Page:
sugar intake for kids

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Start good eating habits early: New sugar guidelines for kids

  • Added sugar includes sugar, fructose, honey, maple syrup and other sweets added at the table or during processing or cooking. It is found in foods and drinks.
  • There is strong evidence that added sugars increase the risk of heart disease in children.
  • Too much sugar can lead to health issues such as insulin resistance, prediabetes and Type 2 diabetes. It can also effect your child's mood and activity levels.

New U.S. dietary guidelines recommend that kids between the age of 2 to 18 have no more than 6 teaspoons of added sugar a day. The sugar intake recommendation for children under age 2? No added sugar.

If you've wondered is sugar bad for kids? Well, there's is strong evidence to show that added sugars increase the risk of heart disease in children. Too much sugar also can lead to health issues such as insulin resistance, prediabetes and Type 2 diabetes. It can also effect your child's mood and activity levels.

What are added sugars?

Added sugar includes sugar, fructose, honey, maple syrup and other sweets added at the table or during processing and cooking. It is found in foods and drinks and can add up quickly.

Good eating habits start early

My advice for parents is that the earlier you start good eating habits the better. It shapes your palate and what you do later in life. It is a high mark, but you can cut down on your child's sugar intake. Read nutrition labels for the amount of “added sugar”. If the first ingredient is high fructose corn syrup or sugar, and if real fruit is listed toward the end of the ingredient list, it’s probably not the best choice.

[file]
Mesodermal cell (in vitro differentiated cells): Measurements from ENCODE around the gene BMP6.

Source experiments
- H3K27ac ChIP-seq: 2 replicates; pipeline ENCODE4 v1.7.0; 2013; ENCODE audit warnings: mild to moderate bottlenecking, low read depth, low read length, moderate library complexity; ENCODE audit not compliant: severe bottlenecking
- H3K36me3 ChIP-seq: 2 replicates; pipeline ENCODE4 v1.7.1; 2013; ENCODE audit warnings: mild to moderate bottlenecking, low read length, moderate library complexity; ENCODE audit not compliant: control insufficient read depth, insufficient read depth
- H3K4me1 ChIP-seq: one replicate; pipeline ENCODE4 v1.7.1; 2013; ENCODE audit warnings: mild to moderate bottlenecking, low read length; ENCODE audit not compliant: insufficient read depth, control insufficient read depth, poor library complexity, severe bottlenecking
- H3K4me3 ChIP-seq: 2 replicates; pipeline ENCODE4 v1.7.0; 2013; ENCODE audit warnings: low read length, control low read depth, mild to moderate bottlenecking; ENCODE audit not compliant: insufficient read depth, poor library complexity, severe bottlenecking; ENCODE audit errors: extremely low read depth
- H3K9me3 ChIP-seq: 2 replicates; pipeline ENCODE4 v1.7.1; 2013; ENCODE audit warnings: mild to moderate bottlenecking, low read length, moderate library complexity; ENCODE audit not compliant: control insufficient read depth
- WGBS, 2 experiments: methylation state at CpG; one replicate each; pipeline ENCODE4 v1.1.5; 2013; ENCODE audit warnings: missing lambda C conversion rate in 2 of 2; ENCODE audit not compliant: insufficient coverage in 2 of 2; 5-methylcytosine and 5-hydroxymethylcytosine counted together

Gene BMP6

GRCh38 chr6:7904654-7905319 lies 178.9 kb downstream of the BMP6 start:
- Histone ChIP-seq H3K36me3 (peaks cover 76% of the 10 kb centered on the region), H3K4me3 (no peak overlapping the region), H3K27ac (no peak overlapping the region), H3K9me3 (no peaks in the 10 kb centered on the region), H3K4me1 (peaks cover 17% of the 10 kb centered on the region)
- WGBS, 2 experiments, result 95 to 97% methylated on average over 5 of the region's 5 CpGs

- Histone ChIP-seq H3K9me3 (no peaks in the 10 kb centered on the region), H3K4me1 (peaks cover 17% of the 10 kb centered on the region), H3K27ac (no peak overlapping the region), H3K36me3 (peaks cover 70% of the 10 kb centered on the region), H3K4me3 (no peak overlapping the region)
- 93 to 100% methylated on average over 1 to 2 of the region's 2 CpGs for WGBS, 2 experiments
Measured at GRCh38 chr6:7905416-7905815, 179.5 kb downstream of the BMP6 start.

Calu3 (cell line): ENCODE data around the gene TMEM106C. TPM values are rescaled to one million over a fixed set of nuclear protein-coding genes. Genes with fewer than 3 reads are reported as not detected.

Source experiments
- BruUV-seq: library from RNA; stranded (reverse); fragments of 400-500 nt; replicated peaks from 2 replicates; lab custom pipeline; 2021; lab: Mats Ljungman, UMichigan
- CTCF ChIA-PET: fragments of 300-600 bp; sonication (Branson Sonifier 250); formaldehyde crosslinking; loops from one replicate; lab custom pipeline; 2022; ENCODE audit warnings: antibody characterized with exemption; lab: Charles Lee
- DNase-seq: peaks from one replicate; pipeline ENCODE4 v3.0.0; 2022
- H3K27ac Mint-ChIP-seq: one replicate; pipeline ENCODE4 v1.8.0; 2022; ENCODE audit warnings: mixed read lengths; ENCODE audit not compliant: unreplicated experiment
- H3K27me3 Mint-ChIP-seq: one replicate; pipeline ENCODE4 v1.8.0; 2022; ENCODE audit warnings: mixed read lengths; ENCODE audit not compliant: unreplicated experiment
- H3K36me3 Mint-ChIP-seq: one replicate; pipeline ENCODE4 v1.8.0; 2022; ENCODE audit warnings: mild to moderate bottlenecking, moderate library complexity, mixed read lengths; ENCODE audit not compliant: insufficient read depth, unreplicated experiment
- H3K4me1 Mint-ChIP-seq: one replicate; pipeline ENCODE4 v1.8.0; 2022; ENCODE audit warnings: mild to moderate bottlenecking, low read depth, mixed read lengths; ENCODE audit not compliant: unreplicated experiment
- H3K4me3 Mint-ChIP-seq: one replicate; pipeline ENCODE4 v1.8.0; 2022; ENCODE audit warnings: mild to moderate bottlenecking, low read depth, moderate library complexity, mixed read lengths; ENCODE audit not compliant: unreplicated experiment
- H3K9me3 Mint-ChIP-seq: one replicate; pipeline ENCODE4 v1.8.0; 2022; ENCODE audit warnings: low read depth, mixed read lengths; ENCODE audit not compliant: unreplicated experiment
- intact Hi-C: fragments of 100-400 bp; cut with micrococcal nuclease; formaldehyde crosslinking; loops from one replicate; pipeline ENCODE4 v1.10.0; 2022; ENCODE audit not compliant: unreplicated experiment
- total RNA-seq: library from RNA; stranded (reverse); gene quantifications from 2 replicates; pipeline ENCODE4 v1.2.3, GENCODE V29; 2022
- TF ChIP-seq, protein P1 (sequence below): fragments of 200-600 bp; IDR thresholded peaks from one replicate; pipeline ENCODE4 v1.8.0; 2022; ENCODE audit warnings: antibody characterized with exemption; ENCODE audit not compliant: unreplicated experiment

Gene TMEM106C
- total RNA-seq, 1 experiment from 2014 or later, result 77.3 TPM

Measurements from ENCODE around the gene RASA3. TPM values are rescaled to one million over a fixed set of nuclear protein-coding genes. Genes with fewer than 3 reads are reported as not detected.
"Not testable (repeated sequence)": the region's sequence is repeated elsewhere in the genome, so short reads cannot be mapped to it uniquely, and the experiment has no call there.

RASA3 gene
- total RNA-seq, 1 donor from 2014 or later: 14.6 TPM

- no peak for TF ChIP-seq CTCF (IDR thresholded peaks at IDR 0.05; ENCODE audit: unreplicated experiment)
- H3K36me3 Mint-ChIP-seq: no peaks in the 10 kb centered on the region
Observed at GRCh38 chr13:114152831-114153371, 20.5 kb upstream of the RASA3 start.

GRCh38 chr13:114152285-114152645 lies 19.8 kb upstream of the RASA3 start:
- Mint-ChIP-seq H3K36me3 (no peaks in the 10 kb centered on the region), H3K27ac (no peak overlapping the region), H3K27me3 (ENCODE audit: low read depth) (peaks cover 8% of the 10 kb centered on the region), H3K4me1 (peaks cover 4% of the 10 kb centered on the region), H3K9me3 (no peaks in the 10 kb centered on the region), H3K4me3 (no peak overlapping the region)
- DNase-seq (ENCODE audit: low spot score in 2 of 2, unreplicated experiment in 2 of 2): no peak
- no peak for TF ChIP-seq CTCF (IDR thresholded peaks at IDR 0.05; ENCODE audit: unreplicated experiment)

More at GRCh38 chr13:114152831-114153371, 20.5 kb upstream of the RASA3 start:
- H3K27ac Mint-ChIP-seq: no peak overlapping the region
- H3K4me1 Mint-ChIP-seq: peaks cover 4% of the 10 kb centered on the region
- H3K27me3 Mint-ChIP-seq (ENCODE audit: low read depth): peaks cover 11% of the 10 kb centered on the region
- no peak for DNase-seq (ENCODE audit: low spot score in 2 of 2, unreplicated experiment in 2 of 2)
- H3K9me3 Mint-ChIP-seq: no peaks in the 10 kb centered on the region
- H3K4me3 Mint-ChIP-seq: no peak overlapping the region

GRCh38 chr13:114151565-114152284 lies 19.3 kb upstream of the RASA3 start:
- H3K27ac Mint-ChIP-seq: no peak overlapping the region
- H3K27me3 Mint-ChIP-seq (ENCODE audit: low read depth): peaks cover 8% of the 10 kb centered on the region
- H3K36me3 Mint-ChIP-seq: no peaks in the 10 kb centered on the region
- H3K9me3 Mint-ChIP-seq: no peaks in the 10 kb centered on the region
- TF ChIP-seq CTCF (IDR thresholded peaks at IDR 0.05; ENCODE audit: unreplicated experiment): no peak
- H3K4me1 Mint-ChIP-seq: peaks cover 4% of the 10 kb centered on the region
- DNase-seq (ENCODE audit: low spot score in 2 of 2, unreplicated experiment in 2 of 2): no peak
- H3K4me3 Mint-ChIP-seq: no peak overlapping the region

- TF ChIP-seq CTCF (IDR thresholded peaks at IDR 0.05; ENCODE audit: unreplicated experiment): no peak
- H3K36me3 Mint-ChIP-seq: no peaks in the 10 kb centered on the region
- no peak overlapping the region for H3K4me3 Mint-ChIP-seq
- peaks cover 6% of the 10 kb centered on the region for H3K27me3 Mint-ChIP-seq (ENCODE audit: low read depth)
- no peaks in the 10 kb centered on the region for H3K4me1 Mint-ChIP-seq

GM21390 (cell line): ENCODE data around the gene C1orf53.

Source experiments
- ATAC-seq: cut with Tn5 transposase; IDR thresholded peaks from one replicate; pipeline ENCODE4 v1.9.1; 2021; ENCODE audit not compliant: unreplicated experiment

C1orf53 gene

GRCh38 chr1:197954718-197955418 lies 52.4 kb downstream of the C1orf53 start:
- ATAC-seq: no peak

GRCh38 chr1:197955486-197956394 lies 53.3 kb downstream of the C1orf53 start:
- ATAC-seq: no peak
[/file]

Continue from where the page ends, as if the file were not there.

To reduce the amount of sugar in your kids’ meals and snacks:

  • Feed only breast milk or iron-fortified formula for the first six months. 
  • Read labels, watching out for those that are high in “added sugar”.
  • Keep treats only for special occasions such as cake on your child’s birthday.
  • Model good eating habits. Show your child the fruits and vegetables you love.
  • Train young eyes and palates for the good stuff. Make half their plate fruits and vegetables.
  • Offer a wide variety of colorful fruits and vegetables. Don’t give up if they turn up their nose on the first, second or even third try. Offer fruits and vegetables repeatedly.
  • When older, have your kids choose, prepare and cook meals. It’s tougher for kids to turn up their noses when they’ve been involved in meal prep. Here are some tips for including kids in the kitchen.

The guidelines also recommend that you introduce foods that contain peanuts in your kids’ first year to reduce the risk that they will develop a peanut allergy.

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